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Sketch This! • Do Thumbnail Sketches

Explore Design Ideas Quickly with Rough Thumbnail Sketches

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Business card thumbnail sketches

Business card thumbnail sketches

illustration by Jacci Bear
Use thumbnail sketches to explore layout options. Thumbnail sketches are rough drawings, sometimes only comprehensible to the designer. These quick pen or pencil sketches allow the designer to try out several ideas and zero in on the most likely layouts before beginning a project.

Creating thumbnail sketches is a crucial part of the brainstorming aspect of your design work. Don't discount the value of this step in the design process.

Examples of Thumbnail Sketches
See the sidebar photo gallery for two images of types of thumbnail sketches. In the first example of thumbnail sketches, the E logo (lower right corner) is represented by a simple box and lines represent the text for a few business card layout ideas.

The second image of thumbnail sketches in the gallery shows a variety of thumbnail sketches depicting one and two page layouts, perhaps for a newsletter. Shaded boxes or a bunch of quick, parallel lines stand in for columns of text, darker boxes for photos or artwork, and lines and squiggles of varying thickness represent headlines, subheads, etc.

Designing with Thumbnail Sketches

  • Don't fret over details. Use thumbnails to establish approximate locations for major elements. (the examples described above may actually be "too perfect" — don't worry about making "pretty" pictures.)

     

  • Try for an approximately proportional page size (if doing sketches for a full page layout) but don't get out the ruler. You're aiming for a general idea of how the piece might look.

     

  • Make lots of rough sketches. Repeat: lots of sketches. You'll rule out many design ideas quickly this way before wasting time in your page layout program.

     

  • Don't try doing these initial rough designs in your software, even if using dummy text and placeholder graphics. You're apt to get caught up in things like changing the fonts or doing perfectly aligned graphics. Save that step til after you've done the initial brainstorming for ideas with thumbnails.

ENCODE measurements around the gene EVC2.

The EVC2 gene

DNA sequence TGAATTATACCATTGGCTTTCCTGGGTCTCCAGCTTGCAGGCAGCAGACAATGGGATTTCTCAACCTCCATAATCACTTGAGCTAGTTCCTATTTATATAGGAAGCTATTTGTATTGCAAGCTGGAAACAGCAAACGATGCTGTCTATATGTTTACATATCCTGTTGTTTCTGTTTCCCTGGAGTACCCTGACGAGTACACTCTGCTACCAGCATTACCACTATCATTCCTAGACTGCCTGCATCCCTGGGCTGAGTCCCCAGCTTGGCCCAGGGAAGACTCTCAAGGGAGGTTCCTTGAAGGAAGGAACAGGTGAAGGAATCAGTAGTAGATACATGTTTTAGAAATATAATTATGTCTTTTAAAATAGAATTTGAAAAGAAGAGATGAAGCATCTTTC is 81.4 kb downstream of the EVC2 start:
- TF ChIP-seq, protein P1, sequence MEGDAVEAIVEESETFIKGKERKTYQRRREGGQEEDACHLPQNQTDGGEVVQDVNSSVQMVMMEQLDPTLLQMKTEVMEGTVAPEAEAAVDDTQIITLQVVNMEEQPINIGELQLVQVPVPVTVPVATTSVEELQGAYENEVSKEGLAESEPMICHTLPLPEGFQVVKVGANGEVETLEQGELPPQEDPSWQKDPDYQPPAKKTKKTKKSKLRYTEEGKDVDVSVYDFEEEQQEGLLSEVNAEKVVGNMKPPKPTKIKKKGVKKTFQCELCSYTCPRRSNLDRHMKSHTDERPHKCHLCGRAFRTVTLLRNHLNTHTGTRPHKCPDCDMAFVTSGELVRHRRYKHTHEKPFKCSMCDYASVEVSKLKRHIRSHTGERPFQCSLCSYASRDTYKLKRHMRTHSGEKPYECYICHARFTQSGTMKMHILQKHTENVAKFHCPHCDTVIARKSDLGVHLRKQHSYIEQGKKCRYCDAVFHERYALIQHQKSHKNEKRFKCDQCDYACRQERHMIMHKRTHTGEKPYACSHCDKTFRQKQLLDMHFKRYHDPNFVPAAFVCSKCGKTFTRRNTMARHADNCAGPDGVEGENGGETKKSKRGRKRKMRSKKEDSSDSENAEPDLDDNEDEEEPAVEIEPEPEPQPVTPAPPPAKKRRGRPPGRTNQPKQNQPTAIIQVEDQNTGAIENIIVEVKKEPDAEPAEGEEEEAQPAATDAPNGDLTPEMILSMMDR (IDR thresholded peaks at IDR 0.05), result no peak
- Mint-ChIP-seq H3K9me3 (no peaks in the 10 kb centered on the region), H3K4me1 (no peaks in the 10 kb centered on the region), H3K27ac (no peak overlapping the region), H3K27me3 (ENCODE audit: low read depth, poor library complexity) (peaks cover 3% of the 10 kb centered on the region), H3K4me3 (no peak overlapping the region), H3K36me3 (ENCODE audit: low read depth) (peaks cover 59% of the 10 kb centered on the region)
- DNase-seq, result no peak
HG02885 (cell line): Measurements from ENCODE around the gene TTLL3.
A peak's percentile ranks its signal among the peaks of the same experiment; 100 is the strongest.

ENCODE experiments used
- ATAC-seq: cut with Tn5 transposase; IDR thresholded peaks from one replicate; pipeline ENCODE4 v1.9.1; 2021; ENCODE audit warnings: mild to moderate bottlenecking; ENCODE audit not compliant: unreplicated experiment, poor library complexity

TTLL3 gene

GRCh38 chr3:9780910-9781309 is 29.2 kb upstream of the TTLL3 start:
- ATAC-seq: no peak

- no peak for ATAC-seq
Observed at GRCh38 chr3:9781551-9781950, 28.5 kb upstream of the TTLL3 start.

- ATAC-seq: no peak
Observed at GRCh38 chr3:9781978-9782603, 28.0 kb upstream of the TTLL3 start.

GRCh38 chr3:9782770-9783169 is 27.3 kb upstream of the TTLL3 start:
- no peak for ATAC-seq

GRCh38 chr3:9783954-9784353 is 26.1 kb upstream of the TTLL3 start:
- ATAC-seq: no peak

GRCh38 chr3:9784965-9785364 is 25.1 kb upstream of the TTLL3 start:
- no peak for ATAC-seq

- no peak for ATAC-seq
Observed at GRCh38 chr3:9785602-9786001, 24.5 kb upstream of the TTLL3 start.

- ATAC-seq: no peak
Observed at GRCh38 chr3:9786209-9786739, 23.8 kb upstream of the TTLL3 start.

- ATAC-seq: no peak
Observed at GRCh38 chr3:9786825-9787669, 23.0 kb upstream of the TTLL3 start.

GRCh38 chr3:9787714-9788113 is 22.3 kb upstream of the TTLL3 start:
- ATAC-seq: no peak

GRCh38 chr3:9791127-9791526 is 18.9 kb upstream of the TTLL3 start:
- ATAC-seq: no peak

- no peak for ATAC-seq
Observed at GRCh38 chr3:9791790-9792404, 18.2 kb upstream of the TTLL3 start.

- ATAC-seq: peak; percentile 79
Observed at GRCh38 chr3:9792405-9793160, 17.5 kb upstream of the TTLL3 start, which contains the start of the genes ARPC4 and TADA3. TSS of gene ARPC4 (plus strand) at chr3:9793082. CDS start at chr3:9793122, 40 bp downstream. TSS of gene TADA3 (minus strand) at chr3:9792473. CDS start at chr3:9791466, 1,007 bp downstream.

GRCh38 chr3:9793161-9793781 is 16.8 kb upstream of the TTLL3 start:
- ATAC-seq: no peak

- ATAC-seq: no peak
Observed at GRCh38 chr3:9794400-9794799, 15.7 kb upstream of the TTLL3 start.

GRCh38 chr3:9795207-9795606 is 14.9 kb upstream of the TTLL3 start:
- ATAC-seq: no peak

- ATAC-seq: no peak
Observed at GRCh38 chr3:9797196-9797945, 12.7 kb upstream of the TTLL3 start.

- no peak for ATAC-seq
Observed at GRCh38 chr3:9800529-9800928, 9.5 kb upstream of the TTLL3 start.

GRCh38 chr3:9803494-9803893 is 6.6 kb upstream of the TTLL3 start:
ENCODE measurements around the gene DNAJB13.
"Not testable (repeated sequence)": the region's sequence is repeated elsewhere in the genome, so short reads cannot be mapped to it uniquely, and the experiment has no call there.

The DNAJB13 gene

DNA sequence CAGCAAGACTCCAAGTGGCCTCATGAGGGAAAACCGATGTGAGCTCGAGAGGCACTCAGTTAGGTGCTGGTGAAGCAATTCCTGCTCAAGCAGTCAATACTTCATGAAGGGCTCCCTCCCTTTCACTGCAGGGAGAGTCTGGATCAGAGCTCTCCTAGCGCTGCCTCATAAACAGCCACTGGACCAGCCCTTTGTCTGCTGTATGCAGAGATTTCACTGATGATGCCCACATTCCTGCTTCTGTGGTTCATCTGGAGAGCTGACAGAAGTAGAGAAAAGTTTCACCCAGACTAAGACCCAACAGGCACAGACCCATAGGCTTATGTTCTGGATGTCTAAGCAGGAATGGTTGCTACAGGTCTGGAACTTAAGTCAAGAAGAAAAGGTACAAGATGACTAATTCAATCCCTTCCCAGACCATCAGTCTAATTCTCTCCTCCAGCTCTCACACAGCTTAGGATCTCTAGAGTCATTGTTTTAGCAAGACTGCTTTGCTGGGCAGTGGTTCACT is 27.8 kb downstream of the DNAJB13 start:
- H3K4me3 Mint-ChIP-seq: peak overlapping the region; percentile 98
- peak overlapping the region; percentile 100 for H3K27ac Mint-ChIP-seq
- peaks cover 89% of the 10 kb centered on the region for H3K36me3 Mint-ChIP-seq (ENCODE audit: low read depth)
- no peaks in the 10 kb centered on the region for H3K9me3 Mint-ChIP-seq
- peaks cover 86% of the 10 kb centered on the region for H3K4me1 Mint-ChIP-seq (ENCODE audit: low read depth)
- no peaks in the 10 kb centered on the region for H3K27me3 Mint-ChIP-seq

What Others Say About Thumbnail Sketches

Former About.com Graphic Design Expert
"These sketches only have meaning to me. I often write notes to myself so I can figure out what I meant to do, even if I can't figure out what the drawing means several days later." — Judy Litt, A logo makeover from rough sketch to finished product.

Computers Help and Hinder Design
"...designers are encouraged to do rough thumbnail sketches in pencil in the conceptual stages of a project, based on the theory that working on the polished images that can be created on the computer actually inhibits initial experimentation." — If you think thumbnails are a waste of time, read this from American City Business Journals Inc.

Creative Thinking
"Thumbnails. Repeat after me: Thumbnails. At the onset of any project, think about how it will look by quickly scribbling out shapes into a very small space." — Fred Showker, First 2 steps in a 5 step process with an assignment to help you use these ideas.

 POLL: Do you do thumbnail sketches before starting computer work on a project?
 1) Yes, most of the time. 
 2) If I'm not in a hurry. 
 3) Usually only on complicated projects 
 4) No, I don't find it useful. 
 5) No, it never occured to me to do so. 
 View Results of Thumbnail Sketches Poll 

The Desktop Document > Design Phase > Thumbnail Sketches

 

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